The E.A.A.Warbirds of America goal is to promote and encourage the preservation and safe operation of ex-military aircraft, better known as Warbirds. These wonderful aircraft are an important part of our aviation heritage.
Please join us in our efforts to “Keep ‘Em Flying!”
E.A.A. Warbirds of America, is about the preservation of military aviation history and to tell a story. To see a warbird displayed in a museum brings a sense of wonder. But to experience the presence of a warbird with all of the senses is awe-inspiring. To touch it, to see it in flight, to experience flight, to hear the roar of the engine is nothing short of exhilarating.
That experience reminds us of the sacrifices made by veterans who flew these aircraft in combat in order for us to enjoy the freedoms-and these aircraft – we take for granted today. Those freedoms are not without cost.
Why do our members restore and fly ex-military aircraft? Why do our members go to great lengths to save one aircraft from extinction?
E.A.A. Warbirds of America
History of The E.A.A. Warbirds of America It was in Reno in 1964 that the concept of a club for warbird owners, whose members could discuss mutual problems in keeping their airplanes airborne, was conceived. Walt Ohlrich, Jr., a U.S. Navy Commander who raced an F8F Bearcat, and others on the west coast formed the Warbirds of America, Inc., which was incorporated on March 25, 1966. The original intent was for owners and operators of World War II combat aircraft only.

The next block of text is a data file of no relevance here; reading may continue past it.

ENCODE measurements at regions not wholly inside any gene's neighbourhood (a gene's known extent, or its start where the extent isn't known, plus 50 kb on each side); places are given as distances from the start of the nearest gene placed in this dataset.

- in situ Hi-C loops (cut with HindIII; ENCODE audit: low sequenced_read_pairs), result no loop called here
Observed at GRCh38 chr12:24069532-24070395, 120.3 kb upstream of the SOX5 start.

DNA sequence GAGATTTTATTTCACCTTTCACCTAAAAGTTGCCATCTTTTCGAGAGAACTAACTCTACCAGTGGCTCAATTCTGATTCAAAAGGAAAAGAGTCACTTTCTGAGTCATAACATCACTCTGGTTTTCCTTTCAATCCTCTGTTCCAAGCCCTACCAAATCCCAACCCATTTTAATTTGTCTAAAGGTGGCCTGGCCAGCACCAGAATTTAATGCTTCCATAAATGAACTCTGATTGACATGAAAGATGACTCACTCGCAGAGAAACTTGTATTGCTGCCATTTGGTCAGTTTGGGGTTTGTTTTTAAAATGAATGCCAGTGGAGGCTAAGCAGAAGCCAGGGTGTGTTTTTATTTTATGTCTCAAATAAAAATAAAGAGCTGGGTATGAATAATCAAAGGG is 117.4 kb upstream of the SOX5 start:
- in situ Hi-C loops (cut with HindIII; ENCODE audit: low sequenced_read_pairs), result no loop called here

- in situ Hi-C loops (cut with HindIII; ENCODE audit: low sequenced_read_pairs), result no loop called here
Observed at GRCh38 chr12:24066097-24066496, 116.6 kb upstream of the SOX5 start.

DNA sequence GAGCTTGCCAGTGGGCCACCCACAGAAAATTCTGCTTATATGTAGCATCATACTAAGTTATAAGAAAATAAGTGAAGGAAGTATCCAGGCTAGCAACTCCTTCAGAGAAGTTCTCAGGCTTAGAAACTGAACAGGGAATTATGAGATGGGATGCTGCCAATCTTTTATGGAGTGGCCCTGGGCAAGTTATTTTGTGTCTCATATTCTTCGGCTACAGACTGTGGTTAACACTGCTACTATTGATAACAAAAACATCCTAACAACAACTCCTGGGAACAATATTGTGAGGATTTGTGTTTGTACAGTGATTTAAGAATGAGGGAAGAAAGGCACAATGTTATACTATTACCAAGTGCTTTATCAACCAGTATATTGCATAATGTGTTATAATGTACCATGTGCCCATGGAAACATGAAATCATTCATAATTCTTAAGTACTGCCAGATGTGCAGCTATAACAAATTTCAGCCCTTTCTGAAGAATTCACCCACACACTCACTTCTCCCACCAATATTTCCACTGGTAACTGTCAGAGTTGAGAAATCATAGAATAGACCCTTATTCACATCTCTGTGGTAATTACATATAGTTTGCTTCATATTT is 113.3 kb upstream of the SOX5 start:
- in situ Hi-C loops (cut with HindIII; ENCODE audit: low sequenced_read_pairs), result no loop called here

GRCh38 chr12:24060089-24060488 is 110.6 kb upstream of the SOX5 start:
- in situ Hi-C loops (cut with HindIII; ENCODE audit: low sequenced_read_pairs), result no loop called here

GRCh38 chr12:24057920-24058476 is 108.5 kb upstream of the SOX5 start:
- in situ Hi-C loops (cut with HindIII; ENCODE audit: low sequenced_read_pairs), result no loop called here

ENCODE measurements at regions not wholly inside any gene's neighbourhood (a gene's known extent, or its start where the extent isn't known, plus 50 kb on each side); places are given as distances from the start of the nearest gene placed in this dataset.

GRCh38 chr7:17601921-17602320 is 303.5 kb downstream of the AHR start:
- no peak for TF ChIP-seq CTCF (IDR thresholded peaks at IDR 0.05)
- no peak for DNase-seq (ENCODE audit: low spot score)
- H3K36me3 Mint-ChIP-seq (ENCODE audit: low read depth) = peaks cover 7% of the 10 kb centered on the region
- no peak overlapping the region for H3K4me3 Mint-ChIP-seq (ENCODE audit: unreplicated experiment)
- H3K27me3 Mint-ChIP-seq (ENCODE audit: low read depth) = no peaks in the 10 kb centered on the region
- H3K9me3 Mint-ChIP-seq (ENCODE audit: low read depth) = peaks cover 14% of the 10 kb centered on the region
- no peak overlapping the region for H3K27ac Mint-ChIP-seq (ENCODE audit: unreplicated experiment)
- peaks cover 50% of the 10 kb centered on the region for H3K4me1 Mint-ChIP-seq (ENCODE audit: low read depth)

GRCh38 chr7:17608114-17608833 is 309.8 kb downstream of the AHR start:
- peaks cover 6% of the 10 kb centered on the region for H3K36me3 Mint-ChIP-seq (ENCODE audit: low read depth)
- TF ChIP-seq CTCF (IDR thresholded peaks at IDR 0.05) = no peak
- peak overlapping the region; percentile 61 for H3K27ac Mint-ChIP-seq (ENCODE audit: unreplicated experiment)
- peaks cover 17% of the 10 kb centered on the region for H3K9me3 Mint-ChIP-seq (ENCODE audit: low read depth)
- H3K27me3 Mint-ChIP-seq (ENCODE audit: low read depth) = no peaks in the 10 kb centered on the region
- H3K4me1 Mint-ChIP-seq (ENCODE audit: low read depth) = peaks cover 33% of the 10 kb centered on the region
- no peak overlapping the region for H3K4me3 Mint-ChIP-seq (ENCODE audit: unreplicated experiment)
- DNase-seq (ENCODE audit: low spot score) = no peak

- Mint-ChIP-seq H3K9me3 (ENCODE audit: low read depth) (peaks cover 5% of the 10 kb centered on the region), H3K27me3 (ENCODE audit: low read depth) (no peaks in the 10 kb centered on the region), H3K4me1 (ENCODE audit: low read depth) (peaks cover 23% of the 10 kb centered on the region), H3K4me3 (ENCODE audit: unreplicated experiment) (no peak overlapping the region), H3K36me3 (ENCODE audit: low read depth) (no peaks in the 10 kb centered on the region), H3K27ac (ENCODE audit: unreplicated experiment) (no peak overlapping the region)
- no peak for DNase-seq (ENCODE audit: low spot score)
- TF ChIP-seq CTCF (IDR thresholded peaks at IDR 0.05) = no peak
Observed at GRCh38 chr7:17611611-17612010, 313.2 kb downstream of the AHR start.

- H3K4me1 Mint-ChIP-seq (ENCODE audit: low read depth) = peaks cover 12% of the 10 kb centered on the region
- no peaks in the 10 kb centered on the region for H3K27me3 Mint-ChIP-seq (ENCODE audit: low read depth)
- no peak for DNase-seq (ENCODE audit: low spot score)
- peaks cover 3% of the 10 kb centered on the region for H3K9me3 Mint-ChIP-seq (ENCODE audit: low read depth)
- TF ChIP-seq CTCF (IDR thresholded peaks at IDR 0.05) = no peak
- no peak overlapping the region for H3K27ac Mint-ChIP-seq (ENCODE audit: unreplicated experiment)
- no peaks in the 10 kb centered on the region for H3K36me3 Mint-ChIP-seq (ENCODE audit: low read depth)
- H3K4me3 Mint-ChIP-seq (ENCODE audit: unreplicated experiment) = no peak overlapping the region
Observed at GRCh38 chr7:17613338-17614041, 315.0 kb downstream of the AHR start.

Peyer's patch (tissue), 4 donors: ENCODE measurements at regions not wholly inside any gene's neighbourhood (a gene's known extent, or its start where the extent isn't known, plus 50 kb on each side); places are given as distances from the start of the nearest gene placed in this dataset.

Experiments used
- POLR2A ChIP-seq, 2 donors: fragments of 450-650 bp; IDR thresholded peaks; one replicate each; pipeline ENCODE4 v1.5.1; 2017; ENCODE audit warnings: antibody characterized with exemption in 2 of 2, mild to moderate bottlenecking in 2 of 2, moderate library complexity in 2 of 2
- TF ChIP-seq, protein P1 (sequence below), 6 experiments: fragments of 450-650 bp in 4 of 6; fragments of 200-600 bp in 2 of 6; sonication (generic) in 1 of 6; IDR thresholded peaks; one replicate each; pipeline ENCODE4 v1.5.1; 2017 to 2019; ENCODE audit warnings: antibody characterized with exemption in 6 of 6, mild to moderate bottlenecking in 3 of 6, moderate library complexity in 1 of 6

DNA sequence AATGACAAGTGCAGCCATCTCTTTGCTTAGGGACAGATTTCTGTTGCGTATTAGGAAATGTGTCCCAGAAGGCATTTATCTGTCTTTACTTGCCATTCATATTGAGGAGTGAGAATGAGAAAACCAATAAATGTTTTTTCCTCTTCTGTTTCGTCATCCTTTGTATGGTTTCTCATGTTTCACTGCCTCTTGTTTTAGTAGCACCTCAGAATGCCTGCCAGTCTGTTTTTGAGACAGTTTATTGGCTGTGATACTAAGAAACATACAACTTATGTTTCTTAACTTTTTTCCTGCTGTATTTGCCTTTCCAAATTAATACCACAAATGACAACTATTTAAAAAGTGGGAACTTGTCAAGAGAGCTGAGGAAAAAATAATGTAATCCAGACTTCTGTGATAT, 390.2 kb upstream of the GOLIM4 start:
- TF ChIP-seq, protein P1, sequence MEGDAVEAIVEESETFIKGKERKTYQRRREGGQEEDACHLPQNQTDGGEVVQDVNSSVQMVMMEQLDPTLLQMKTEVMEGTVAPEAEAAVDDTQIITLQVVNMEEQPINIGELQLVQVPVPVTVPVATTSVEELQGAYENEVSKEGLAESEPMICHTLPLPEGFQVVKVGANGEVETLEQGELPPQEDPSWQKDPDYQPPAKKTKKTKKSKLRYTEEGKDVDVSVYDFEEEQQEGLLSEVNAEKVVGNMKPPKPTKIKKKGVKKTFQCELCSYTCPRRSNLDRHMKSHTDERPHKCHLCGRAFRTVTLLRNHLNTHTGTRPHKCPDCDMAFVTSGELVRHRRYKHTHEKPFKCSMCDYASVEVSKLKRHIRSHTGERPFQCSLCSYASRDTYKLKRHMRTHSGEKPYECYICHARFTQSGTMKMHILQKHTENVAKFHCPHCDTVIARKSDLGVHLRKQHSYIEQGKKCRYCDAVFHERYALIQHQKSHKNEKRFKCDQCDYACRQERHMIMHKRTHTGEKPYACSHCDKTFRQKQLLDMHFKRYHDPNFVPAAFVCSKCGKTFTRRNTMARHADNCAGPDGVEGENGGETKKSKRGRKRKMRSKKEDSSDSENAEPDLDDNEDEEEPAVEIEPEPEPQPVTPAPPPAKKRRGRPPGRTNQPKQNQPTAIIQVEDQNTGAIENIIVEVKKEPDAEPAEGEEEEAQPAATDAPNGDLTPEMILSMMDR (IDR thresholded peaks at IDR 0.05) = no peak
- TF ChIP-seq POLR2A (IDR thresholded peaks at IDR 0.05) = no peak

Membership in the first year grew dramatically, thanks to the efforts of Walt and regional presidents Jerry Walbrun, Pete Brucia and Frank Sanders. Walt Ohlrich became the first president; Pete Brucia took over in 1967 when Commander Ohlrich was assigned a combat tour in Vietnam. It was at that time that the Warbirds of America became a division of EAA. It was also in 1967 that the Warbirds of America began to include the T-6/SNJ/Harvard, so the membership ranks grew even more. As the years progressed, so did the organization. Membership increased, with enthusiasts being accepted, and additional ex-military aircraft types entered the picture as they were surplused by the armed forces and as warbirds were recovered from all over the world and made flyable again. Even the liaison aircraft were welcome and within the past decade, a major influx of jet aircraft has swelled the ranks.